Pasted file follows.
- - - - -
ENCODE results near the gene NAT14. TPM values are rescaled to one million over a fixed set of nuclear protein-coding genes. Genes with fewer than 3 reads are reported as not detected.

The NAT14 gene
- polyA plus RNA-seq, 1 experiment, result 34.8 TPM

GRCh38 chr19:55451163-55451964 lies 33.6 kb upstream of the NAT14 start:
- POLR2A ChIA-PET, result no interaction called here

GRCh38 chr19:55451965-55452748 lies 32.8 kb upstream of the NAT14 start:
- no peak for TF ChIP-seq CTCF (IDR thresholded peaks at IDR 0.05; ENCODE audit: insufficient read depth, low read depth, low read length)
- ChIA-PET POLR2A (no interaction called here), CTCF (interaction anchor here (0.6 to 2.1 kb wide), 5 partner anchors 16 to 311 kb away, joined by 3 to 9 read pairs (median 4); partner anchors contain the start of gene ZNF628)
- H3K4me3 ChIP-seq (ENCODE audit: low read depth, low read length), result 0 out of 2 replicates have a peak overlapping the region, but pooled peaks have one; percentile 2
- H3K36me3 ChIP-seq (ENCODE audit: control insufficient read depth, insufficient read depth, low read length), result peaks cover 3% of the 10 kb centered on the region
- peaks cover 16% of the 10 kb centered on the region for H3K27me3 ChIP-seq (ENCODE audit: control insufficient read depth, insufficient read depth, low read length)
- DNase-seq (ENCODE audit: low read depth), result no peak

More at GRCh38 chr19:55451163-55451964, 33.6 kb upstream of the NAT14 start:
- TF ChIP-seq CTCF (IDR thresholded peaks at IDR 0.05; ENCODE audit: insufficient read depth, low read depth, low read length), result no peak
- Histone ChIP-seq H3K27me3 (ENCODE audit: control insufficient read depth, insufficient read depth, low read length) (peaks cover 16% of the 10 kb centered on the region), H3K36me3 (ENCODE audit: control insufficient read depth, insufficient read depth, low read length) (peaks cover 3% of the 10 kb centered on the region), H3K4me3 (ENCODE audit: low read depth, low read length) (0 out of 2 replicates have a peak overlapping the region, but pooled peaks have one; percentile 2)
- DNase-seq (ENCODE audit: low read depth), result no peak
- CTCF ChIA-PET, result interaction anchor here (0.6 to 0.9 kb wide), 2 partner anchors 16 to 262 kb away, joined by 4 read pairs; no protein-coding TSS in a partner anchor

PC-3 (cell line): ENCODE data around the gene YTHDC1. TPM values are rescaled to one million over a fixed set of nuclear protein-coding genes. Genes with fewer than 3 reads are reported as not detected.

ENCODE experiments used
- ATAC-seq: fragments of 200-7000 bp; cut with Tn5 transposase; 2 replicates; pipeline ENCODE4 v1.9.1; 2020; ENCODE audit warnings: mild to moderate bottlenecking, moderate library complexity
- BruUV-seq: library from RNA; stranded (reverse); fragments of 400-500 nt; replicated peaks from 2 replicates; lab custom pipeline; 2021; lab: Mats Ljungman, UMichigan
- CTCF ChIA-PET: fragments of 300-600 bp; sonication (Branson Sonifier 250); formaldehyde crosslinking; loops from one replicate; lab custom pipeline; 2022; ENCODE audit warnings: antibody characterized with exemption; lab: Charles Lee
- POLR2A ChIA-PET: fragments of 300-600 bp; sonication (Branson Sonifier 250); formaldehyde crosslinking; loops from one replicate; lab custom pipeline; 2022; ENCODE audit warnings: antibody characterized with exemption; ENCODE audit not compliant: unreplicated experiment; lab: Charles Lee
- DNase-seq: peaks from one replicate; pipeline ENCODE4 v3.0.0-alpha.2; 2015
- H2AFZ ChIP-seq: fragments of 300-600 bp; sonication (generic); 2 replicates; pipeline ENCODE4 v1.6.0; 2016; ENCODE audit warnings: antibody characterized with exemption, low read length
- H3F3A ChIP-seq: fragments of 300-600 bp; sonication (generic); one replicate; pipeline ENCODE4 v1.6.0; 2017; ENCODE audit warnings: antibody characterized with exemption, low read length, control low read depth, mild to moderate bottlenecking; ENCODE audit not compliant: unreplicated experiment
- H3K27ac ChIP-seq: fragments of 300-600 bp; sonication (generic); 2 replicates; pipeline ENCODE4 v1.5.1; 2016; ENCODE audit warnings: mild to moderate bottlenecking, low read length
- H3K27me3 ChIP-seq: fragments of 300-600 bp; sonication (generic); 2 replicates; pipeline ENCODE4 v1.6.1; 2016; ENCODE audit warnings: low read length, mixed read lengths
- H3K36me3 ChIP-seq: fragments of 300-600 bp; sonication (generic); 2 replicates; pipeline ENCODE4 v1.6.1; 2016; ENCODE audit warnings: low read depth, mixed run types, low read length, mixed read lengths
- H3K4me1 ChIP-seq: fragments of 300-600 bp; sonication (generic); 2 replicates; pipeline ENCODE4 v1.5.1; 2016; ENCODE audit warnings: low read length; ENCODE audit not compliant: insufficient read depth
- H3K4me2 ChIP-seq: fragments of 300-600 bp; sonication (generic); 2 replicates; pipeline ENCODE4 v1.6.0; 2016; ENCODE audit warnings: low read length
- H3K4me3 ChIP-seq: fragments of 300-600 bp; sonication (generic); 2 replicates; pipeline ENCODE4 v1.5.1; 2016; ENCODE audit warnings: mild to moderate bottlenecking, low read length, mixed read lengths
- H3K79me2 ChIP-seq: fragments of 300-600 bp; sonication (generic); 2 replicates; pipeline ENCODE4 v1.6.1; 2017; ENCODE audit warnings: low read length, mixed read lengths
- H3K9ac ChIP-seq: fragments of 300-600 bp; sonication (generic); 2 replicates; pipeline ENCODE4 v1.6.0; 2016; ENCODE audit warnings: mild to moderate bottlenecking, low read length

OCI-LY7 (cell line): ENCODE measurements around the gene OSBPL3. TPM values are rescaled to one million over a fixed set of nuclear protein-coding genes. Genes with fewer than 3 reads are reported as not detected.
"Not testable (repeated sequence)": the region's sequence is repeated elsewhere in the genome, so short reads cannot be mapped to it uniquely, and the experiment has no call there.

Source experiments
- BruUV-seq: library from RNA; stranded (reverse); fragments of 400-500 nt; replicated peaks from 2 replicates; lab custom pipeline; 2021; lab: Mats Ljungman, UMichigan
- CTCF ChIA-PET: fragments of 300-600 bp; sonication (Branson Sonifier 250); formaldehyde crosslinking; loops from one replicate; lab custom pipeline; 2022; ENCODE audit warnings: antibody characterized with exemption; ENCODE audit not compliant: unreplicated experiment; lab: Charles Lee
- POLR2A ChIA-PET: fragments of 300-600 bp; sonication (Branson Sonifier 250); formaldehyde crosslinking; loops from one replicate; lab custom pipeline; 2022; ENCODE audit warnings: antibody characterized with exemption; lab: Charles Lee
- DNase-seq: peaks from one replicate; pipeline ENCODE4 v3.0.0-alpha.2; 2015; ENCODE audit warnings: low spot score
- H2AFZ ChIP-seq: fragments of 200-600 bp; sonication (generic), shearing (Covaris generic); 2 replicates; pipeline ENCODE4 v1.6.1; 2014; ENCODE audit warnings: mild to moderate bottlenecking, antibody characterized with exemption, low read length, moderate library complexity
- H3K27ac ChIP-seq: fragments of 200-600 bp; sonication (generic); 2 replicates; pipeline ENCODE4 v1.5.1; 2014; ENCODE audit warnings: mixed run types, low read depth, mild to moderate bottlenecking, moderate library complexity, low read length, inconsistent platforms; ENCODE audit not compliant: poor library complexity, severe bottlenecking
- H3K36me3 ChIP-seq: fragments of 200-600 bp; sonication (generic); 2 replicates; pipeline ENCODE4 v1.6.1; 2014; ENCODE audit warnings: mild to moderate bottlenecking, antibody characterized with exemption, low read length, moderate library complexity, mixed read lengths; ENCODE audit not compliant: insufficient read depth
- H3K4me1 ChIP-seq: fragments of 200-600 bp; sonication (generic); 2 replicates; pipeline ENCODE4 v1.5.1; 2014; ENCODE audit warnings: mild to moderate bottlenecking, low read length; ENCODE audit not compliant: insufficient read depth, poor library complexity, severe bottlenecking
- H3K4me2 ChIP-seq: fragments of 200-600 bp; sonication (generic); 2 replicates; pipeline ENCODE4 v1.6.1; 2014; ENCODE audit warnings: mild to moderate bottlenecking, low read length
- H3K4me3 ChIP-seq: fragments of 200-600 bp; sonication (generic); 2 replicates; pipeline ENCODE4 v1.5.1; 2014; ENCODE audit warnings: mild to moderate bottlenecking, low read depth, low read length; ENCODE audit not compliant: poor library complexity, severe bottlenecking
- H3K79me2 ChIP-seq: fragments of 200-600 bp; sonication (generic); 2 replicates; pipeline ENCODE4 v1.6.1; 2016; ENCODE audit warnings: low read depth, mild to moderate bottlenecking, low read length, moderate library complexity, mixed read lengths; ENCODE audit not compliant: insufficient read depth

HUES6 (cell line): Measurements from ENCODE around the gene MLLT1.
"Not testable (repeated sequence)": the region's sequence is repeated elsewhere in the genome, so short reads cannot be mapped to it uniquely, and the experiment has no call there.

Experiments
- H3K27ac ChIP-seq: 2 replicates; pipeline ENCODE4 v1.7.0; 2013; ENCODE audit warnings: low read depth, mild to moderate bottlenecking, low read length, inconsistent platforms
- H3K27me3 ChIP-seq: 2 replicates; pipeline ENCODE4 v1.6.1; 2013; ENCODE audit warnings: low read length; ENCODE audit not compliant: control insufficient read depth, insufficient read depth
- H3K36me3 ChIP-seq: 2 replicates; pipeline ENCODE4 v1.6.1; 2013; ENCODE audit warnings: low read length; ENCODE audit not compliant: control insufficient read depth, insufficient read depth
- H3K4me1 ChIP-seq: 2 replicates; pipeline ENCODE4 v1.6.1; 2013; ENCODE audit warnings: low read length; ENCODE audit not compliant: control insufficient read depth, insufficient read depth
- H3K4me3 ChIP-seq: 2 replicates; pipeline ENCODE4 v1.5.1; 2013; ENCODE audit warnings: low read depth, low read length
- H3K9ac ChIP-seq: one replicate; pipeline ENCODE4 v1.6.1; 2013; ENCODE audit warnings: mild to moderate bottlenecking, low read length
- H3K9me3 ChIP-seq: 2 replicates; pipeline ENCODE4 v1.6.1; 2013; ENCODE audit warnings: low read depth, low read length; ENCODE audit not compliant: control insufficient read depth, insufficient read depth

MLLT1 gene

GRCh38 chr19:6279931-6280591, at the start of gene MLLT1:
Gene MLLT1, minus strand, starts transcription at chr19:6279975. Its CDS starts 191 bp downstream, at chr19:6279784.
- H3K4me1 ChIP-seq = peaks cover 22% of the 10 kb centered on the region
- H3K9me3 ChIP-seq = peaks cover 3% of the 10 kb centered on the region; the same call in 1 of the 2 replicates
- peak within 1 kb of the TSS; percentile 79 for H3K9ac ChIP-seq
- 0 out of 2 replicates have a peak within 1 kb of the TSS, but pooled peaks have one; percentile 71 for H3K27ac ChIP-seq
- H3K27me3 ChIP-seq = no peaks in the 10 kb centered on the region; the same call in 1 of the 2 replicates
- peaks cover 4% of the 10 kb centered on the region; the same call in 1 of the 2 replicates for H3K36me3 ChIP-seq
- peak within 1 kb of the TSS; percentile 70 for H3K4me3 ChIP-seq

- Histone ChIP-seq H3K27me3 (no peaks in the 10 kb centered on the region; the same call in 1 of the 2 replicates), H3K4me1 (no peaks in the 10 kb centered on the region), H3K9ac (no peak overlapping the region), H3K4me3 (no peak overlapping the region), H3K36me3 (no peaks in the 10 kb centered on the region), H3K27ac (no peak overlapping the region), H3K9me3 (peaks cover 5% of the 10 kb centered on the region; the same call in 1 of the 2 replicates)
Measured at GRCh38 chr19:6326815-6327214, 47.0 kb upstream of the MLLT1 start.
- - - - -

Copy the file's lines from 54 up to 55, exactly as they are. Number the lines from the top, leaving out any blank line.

- H3K36me3 ChIP-seq: 2 replicates; pipeline ENCODE4 v1.6.1; 2013; ENCODE audit warnings: low read length; ENCODE audit not compliant: control insufficient read depth, insufficient read depth
- H3K4me1 ChIP-seq: 2 replicates; pipeline ENCODE4 v1.6.1; 2013; ENCODE audit warnings: low read length; ENCODE audit not compliant: control insufficient read depth, insufficient read depth